GAP, Pa. — A community known for insulating itself from the outside world is reaching out to lawmakers in an effort to preserve a centuries-old tradition of having children work.

On Friday, about 25 Amish leaders met at a fire station with Rep. Joseph Pitts and Sen. Arlen Specter, Pennsylvania Republicans who support legislation that would allow Amish youths to work in limited, supervised settings.

The Amish leaders are seeking an exemption to federal child-labor protection laws barring teenagers from working in sawmills and woodworking shops. They have pushed for the change in recent years since the Labor Department began fining some of their businesses thousands of dollars for employing youths.

The Amish leaders told Pitts and Specter they believe existing laws threaten their religious and work values.

The Amish at the meeting declined to comment, but the lawmakers said one man who owns a leather shop said he was fined $8,000 because his 13-year-old daughter was caught working the cash register in his store.

"We do not want children running dangerous machinery," Pitts said after the meeting. "This is about allowing youth to complete their classroom educations . . . and to continue their educations as their fathers did — as trade apprentices."

Under Amish tradition, youngsters were supposed to work in apprenticeship settings after the eighth grade. For years that didn't conflict with federal law because the Amish community's livelihood was rooted in agriculture, and farms are exempt from child labor laws.

But with the growing costs of farming in the past decade, many families have turned to woodworking and other small trades.

Federal labor laws prohibit children younger than 16 from working in manufacturing operations and children younger than 18 from working in other hazardous occupations.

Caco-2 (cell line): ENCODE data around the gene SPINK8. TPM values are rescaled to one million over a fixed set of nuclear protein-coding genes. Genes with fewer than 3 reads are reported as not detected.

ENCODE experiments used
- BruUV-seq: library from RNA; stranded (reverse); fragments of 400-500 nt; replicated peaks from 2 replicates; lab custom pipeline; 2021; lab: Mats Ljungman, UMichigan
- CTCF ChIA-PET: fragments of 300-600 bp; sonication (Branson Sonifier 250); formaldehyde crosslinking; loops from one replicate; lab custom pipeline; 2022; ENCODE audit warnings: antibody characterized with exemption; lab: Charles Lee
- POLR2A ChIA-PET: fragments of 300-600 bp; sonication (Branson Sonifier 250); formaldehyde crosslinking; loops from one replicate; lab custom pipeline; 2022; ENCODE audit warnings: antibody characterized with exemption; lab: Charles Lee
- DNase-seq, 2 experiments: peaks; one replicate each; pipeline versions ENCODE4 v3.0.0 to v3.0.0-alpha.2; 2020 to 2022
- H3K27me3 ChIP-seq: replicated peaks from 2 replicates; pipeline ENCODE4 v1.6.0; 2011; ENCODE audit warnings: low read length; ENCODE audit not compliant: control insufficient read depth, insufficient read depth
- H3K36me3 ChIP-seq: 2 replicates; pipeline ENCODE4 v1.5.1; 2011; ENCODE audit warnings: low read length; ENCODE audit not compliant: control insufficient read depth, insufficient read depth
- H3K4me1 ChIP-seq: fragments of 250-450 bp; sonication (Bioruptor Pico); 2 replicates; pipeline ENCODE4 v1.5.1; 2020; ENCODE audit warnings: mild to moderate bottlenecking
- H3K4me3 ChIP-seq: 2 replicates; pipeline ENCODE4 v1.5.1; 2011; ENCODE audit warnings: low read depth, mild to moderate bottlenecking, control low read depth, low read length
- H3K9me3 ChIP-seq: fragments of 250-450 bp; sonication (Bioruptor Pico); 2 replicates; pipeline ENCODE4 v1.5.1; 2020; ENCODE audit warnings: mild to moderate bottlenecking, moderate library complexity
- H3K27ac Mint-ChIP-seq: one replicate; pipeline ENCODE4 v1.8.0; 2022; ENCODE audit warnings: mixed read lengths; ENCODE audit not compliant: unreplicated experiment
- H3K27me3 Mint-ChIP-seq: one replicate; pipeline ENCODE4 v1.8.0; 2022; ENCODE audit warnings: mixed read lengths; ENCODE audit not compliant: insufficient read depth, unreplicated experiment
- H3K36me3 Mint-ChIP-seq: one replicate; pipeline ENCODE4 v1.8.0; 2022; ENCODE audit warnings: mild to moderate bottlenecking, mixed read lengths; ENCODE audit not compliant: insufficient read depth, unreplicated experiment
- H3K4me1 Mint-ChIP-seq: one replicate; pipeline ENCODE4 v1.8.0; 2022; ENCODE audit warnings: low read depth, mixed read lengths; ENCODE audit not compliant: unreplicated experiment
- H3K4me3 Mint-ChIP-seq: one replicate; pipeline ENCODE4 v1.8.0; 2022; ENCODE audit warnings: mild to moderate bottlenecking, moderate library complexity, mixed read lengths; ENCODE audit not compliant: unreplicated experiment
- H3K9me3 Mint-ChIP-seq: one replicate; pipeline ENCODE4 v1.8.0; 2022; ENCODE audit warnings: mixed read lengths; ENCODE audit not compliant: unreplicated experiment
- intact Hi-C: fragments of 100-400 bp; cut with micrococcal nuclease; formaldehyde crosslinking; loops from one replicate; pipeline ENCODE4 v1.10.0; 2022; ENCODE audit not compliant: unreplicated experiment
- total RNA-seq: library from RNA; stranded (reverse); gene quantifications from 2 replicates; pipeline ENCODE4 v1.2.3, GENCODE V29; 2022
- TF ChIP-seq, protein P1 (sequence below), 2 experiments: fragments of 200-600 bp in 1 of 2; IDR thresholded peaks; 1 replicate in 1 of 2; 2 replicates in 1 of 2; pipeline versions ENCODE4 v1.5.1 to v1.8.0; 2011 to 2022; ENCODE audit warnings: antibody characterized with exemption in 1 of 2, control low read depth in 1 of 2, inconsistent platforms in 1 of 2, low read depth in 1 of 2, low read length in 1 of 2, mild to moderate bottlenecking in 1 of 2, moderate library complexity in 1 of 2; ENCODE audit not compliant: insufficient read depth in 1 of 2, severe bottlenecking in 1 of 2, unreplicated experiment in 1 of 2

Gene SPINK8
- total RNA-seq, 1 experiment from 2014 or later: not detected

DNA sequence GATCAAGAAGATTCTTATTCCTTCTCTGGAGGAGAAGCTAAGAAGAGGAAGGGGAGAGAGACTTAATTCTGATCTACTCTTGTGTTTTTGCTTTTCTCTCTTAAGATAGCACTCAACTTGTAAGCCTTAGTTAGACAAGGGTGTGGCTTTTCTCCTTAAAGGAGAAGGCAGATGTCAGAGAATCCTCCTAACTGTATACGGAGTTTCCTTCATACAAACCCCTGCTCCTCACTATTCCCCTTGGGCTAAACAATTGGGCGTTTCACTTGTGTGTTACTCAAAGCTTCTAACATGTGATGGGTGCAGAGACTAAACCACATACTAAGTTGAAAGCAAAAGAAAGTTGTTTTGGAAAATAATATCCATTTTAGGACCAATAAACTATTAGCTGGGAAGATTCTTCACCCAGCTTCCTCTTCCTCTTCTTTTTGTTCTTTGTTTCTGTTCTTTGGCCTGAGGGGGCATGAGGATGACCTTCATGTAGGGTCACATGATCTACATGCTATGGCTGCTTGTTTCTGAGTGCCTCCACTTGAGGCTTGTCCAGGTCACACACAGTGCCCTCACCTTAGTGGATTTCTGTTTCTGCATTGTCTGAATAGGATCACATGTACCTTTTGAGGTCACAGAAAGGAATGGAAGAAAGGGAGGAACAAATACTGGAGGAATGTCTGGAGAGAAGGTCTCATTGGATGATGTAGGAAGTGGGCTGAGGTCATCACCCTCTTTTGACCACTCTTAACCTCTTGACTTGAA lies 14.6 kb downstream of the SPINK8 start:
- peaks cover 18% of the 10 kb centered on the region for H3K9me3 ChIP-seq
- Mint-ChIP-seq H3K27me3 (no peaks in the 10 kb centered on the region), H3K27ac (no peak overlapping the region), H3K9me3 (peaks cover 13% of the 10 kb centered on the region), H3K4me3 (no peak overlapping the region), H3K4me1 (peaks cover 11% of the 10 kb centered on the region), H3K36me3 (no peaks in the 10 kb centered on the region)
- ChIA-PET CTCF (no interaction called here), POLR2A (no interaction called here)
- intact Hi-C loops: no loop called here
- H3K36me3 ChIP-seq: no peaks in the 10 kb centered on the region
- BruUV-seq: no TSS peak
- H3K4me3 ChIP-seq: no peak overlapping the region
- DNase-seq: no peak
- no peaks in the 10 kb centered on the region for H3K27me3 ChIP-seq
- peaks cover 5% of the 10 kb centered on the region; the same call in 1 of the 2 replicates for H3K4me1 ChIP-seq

Legislation proposed by Pitts would let teens work in those settings but would also require additional anti-noise and safety features, including barriers to protect against flying debris.

Pitts' measure has passed the House twice in recent years but has failed each time in the Senate. The Department of Labor has long been opposed to such measures.

Critics say the proposed child-labor exemption would still put children in harm's way, with the Labor Department noting that deaths and injuries at sawmills are as much as four times the national average.

"While we respect deeply the culture and religious tradition of the Amish and similar communities, we can't support a bill that exposes young workers to serious hazards in the workplace," said John Fraser, a department official specializing in child labor laws.

Skeptics in the Senate have agreed, raising constitutional concerns in exempting members of one religion. Specter said he hopes to conduct hearings next year to work out the concerns.

"I think there are special circumstances for the Amish youth, and they ought not to be subject to Department of Labor regulations," Specter said.

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